If it doesn’t stop us sinning, why do we say that we “acknowledge one baptism for the forgiveness of sins”? when Jesus healed people he would often tell them that their sins were forgiven but he didn’t tell them to be baptized. Later, baptism became important for the growing church because it marked initiation into Christ, just as circumcision is initiation for Jews. This is mentioned in Colossians where we read, “In him also you were circumcised with a spiritual circumcision, by putting off the body of the flesh in the circumcision of Christ; when you were buried with him in baptism, you were also raised with him through faith in the power of God, who raised him from the dead.”
Baptism is the way that we are buried and raised with Christ through faith in the power of God.
It is not baptism that forgives our sins. It is God. We have to beware of confusing the sacrament or the outward sign of God’s grace, with the actual grace. Amazing grace is that God loves us and God forgives our sins. We do not have to be baptized whenever we sin in order to receive forgiveness. Which is a good thing, or most of us would have to be baptized again and again. Baptism is the outward sign that we are healed and forgiven and raised into new life in Christ.
Some of us struggle with the idea of sin. Traditionally we have said that sin is that which separates us from God. Sin is also that which separates us from one another. Anything that breaks healthy connection with God, with one another, with our environment, is sin. It seems to me that much sin is not individual but endemic in human culture. Any organization that we humans create has a shadow side. Every project has some negative consequences. It is very difficult to avoid oppressing others, however unconsciously or unintentionally we do it.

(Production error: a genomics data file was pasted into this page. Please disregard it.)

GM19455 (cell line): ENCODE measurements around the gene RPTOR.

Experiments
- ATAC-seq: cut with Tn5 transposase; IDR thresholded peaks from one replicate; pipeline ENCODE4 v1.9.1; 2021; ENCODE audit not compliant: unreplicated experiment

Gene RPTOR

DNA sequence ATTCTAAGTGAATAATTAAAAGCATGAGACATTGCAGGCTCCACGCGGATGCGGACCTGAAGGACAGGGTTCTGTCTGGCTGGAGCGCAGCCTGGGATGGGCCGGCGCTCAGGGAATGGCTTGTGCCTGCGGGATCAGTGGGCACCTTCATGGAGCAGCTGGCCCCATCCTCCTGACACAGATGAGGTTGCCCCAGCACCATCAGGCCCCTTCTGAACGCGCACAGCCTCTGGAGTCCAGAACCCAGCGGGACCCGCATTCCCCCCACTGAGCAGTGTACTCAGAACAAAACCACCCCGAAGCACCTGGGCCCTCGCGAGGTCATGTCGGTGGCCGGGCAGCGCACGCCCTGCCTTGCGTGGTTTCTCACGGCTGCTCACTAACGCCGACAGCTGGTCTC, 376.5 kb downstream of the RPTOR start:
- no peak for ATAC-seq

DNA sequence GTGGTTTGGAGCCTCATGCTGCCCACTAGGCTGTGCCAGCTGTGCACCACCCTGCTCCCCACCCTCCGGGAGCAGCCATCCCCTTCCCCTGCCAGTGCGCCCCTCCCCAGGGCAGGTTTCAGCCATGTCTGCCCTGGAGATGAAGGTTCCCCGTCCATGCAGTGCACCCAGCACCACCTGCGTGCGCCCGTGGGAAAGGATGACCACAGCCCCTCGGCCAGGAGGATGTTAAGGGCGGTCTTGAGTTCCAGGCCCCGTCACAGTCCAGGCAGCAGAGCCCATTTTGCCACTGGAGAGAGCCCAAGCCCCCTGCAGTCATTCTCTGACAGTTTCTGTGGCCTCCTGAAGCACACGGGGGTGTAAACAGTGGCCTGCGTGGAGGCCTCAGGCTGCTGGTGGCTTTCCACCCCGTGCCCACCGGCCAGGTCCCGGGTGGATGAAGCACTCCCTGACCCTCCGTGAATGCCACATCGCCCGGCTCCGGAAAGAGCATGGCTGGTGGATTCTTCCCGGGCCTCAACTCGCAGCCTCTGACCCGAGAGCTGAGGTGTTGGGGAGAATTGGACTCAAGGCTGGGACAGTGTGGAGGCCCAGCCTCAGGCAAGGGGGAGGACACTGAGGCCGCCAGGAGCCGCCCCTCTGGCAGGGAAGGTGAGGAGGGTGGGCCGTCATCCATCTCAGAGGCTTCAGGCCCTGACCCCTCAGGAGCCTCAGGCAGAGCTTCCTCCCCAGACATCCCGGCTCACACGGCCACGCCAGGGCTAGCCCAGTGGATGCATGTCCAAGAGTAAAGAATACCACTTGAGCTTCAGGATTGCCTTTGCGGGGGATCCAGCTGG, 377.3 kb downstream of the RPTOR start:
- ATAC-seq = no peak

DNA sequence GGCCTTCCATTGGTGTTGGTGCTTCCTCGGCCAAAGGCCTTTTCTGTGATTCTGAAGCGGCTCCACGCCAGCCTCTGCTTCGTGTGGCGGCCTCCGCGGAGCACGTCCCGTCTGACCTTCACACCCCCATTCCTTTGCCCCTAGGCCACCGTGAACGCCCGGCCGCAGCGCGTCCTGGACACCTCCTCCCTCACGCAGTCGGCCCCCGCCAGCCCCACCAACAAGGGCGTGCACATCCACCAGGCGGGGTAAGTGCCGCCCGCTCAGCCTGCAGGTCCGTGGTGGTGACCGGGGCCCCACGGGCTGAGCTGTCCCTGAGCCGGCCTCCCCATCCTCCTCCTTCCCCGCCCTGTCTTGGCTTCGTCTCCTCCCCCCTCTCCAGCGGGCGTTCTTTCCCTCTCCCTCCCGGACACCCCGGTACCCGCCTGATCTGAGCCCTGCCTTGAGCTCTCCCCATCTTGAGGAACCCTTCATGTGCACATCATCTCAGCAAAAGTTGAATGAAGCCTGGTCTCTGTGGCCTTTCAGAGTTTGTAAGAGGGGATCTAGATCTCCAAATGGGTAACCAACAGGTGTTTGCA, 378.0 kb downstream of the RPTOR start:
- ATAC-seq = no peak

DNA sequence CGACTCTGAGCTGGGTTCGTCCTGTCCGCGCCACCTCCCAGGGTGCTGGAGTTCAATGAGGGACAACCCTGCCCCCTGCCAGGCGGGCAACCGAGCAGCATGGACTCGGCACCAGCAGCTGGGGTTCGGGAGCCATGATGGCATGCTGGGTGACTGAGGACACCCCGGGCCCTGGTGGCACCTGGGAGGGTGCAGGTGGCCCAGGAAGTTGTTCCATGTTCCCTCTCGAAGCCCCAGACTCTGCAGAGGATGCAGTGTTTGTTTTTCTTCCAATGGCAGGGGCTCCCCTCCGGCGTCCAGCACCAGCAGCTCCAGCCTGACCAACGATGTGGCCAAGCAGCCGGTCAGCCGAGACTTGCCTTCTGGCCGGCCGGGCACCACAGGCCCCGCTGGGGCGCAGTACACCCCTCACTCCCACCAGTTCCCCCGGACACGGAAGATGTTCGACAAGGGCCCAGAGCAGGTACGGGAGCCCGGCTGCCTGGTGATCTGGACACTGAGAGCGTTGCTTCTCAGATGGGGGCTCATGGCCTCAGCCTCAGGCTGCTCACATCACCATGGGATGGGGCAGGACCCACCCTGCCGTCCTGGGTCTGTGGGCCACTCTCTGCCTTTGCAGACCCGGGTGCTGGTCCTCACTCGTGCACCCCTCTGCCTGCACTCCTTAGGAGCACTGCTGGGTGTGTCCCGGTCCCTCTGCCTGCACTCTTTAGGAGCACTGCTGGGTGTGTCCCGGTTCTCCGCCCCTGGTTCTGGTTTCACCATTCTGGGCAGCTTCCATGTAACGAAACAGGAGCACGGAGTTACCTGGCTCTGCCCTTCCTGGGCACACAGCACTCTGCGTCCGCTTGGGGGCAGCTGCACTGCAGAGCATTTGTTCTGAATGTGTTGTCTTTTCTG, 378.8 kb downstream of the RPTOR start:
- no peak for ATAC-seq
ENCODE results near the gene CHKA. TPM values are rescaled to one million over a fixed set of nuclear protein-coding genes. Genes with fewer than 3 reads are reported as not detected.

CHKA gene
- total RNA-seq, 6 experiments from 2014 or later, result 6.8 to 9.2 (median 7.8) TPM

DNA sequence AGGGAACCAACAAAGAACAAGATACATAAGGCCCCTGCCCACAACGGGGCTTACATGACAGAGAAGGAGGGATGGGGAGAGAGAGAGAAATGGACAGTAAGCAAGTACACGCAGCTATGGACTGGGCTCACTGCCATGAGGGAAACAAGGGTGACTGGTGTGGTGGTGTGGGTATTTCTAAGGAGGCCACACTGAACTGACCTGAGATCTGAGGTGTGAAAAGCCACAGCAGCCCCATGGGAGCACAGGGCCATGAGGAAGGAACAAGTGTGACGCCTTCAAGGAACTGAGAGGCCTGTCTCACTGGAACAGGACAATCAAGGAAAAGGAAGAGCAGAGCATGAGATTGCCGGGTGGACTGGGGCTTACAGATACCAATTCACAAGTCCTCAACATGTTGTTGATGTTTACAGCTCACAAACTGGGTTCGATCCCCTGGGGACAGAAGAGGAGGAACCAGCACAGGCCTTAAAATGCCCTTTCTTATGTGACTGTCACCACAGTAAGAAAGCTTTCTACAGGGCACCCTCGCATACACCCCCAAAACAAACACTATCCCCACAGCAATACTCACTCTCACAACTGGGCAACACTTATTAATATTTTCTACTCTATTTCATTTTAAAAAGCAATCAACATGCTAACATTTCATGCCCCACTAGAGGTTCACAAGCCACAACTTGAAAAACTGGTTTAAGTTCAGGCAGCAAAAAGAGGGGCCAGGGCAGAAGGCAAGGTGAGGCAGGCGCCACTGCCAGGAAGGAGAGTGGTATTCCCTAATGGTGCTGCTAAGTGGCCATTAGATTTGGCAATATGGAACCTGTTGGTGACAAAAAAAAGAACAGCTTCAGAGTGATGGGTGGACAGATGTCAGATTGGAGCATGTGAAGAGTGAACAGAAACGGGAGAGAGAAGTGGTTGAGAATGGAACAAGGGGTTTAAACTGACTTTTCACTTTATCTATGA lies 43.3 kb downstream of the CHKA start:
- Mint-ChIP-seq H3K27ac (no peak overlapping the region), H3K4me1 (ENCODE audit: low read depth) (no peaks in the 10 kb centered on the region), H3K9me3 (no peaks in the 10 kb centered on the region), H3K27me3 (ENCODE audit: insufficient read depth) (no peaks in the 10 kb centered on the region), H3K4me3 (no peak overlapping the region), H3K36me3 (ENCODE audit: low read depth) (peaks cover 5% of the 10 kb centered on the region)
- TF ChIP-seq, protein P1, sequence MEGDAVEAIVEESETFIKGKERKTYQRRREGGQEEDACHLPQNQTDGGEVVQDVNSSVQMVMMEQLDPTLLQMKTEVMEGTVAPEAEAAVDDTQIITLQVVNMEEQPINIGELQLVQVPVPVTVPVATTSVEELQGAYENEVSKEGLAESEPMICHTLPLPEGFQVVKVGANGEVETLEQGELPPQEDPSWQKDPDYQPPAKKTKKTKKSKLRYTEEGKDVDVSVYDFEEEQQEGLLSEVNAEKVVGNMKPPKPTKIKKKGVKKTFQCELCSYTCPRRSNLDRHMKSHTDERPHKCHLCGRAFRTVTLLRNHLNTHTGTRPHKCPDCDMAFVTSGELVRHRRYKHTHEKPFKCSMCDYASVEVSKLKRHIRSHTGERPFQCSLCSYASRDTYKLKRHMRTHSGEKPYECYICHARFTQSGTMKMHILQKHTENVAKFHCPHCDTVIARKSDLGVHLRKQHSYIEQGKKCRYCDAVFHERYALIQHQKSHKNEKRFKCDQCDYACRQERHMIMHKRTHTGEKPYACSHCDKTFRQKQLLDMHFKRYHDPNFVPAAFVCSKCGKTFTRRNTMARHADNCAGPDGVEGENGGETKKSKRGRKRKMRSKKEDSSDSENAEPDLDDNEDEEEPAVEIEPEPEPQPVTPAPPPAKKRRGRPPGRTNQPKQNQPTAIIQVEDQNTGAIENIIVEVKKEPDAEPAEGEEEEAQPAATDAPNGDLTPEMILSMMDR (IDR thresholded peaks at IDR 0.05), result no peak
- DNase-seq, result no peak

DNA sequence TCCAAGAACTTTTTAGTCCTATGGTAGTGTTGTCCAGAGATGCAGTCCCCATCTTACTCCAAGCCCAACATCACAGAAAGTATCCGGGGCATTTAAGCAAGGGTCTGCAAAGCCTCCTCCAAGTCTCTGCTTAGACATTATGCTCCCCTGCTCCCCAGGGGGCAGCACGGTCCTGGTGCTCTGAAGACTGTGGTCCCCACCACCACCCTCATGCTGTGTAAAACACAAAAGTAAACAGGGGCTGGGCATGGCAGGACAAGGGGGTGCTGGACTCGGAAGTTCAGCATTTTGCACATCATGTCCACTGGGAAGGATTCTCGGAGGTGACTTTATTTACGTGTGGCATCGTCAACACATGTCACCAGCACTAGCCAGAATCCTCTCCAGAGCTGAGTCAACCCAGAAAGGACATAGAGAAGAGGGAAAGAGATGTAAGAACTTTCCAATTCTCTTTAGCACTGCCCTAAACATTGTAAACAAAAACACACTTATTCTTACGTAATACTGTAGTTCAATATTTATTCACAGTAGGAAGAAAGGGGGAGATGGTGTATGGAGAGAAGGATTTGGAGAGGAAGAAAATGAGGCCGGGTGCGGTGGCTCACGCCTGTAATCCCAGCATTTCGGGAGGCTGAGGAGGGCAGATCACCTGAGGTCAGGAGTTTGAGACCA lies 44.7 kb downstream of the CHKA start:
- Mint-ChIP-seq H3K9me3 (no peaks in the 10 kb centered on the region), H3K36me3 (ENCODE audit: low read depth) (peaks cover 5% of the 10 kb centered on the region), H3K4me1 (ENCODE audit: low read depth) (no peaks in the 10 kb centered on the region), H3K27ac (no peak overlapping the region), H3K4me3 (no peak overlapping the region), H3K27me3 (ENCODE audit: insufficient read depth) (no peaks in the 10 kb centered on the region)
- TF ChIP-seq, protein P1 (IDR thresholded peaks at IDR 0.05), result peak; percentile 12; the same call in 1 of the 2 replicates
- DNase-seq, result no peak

Today I may eat a cookie. That cookie may have palm oil in it. That palm oil may have been grown in Indonesia where the forest is being cut down to make way for palm plantations, and in the process depriving orangutans of their habitat and their lives and, at the same time, increasing global warming. Global warming is leading, among other things, to more violent storms. As a result of that chain of connections, in eating the cookie I may be implicated, in a very small way, in the deaths of orangutans and of over 1000 people in Haiti.
We are all connected and we are all caught up in the sin matrix which keeps us sinning even when we don’t intend to. It is the sin matrix which keeps us caught in big agriculture with pesticides and over-cropping even when science is clear that we are wearing out the soil. It is the sin matrix which encourages us to create and perpetuate a political system which is fueled by hate instead of by mutual respect and courtesy.
Baptism is the sign that we are and one day will be free of the sin matrix. It is only the Holy Spirit working in us and through us in human society that can release us from this endemic sin.